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Led Zeppelin - Celebration Day

The hottest ticket in concert history. Millions missed out in 2007 when Led Zeppelin reformed for one night only, but what did they miss?

Saturday, 16. March 2013  -  by  David Hayter

Led Zeppelin continue to spurn the reunion cash cow. Since John Bonham’s untimely death convinced Robert Plant, Jimmy Page and John Paul Jones to call it a day in 1980, the surviving band members have guarded their legacy with remarkable tact. They watched from the sidelines as legends both shameless (The Shadows) and stubborn (Rage Against The Machine) slowly succumbed to feverish fan pressure (no doubt pocketing huge payouts in the process). Zeppelin have reformed previously, but only for truly special occasions: in 1985 for Live Aid, for Atlantic Records 40th anniversary in ‘88, when they were inducted into the Rock And Roll Hall Of Fame in 1995, and of course, in 2007 when they headlined the O2 Arena to honour the death of Atlantic’s founder, Ahmet Ertegun.

The event became legendary in its own right, establishing the fledging O2 Arena as London’s premiere venue seemingly overnight. Tickets were distributed via a random draw; millions applied, 20,000 were selected. Fans ventured from every corner of the globe to descend on one concert, and the rest is history. The kind of history fans could only read about, as Led Zep refused to tour and decided to sit on the footage for five years. As such, Celebration Day hardly warrants a review. Millions of fans will be desperate to snag themselves a copy of this DVD/CD, and quality appears irrelevant when exclusivity cultivates demand. Still, Plant and Page’s restraint warrants reprieve from cynicism, and Celebration Day deserves an honest critique.

Implausibly, the band appear to have progressed as a unit, in a wholly organic fashion. Despite being apart for the best part of 30 years Zeppelin have become imperious and stately. The blistering opening onslaught of “Good Times Bad Times”, “Ramble On”, and “Black Dog” dismiss any fears of decrepit embarrassment, as each member appears sharp and on point. In isolation they’ve grown according to expectation.

Page has calmed. His playing is less visceral and more weighty (perhaps the result of a hand injury he was recovering from). He appears too cool for school and it suits him. In 2007 Plant was on the verge of releasing Raising Sand with Allison Krauss, an album that would give his career new direction and renewed acclaim. His screams are no longer feral, he instead acts his age: a natural and accomplished crowd pleaser who has moved on from psychedelic screams and embraced a more down to earth rustic approach. John Paul Jones appears locked in. Still a rocker and professional, watching Celebration Day it is unsurprising that two years later he’d create Them Crooked Vultures alongside Dave Grohl and Josh Homme. Then there’s John Bonham. The one member of the band who it was hardest to imagine growing old, tragically didn’t. His son Jason fills in admirably, adding plenty of kick to “Black Dog” and doing his dad proud on “Rock and Roll” (Page looks genuinely bewildered observing the ferocious final solo).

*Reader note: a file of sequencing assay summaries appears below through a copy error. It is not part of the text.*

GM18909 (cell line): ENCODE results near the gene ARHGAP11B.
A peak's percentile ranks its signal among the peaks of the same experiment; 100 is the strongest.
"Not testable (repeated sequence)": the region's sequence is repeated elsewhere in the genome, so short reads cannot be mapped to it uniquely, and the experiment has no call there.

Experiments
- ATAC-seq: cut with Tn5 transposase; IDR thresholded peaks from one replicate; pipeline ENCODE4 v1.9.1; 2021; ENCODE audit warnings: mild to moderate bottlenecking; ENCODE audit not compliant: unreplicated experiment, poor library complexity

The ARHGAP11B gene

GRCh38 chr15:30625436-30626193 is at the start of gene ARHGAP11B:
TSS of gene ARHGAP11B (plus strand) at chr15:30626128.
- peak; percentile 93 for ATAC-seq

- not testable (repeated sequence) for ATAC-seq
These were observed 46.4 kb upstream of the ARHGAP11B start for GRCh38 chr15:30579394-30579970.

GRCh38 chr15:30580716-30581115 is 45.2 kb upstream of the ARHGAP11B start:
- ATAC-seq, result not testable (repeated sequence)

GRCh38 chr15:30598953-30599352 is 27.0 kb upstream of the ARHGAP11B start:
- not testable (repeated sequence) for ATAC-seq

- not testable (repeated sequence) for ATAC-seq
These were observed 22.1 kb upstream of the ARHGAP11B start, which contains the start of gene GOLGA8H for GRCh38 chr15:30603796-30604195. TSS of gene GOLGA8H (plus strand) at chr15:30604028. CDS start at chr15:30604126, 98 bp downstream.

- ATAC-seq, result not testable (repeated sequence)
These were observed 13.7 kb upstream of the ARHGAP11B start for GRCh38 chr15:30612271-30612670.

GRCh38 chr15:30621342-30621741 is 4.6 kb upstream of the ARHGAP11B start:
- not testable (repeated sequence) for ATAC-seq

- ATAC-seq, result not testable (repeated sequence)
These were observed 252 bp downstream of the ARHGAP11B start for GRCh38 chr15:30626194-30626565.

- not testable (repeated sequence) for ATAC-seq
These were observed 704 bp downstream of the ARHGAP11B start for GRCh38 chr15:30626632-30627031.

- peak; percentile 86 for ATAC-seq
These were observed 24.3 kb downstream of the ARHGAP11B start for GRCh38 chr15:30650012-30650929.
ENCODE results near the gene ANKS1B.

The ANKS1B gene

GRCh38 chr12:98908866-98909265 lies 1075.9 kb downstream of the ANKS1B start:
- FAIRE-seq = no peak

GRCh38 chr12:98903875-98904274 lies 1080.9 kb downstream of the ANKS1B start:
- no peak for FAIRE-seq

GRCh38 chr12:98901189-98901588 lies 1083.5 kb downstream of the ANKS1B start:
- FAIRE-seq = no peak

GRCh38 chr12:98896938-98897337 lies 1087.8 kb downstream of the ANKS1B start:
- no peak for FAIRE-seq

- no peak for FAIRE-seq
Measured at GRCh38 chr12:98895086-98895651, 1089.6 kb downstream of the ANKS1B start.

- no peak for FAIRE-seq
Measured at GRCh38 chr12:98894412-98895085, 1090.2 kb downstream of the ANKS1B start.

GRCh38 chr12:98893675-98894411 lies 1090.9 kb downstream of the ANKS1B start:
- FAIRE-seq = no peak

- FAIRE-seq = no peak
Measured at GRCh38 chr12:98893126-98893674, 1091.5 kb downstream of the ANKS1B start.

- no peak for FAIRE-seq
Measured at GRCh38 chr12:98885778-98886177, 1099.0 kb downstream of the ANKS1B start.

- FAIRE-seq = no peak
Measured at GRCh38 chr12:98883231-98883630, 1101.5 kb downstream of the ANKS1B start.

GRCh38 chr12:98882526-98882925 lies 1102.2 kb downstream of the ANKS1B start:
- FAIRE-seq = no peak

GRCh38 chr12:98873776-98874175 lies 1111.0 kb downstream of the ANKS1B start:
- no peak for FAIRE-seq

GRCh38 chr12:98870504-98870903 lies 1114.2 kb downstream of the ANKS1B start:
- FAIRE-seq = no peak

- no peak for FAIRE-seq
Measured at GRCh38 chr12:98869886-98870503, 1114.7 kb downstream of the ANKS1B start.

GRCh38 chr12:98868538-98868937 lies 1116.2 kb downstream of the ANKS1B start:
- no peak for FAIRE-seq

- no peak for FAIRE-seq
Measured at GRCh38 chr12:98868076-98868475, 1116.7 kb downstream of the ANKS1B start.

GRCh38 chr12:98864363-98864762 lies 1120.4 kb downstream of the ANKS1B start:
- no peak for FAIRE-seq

For a concert film, the crowd are too reverent and respectful. Tears are shed and hands are raised, but they rarely engage, and it detracts from the moment. The atmosphere can at times feel too clean, lacking the intensity that a true spectacle needs (although the director endeavours to simulate wild energy with quick cuts). This isn’t an issue on the audio only version; the sound is staggeringly crisp, even during the fastest interchanges. We’ll happily give Jimmy the benefit of the doubt, but at times the sound is so sublime it’s suspicious - the balance is too perfect. The end result is a series of crystalline recordings that truly benefit the gorgeous sprawl of “No Quarter” and the rambunctious thrills of “Nobody’s Fault But Mine”, but only serve to further sterilize “Stairway To Heaven”. Despite being punctuated by some phenomenal playing, the mid portion of the set becomes bogged down by extended jams, causing pacing issues. The setlist is brilliantly chosen, but could have been more engagingly arranged.

By the time “The Song Remains The Same” and “Misty Mountain Hop” roll around these criticisms are long forgotten, as Zeppelin’s sheer force blows away any lingering lag. Plant never truly let’s rip, instead he coaxes the crowd through a setlist full of classics, leading to a warm and loving rendition of “Whole Lotta Love”. It’s not a 70s style crazy reinvention; it ticks like clockwork, and after all these years it’s great to hear them play it straight. In the 21st century Plant, Page, and JPJ are comfortable in their own skin. They’ve moved on - evolved. They’ll never be the wild world changing kids they once were, but they are clearly having a whale of a time, and when they wheel “Rock and Roll” out of retirement at the set’s close, they still feel like the greatest hard rock band of all time. 

Buy If:you have even the tiniest amount of time for Led Zeppelin.

Skip If:you’ve moved on and your memories will suffice.

Best Song:“Rock and Roll”

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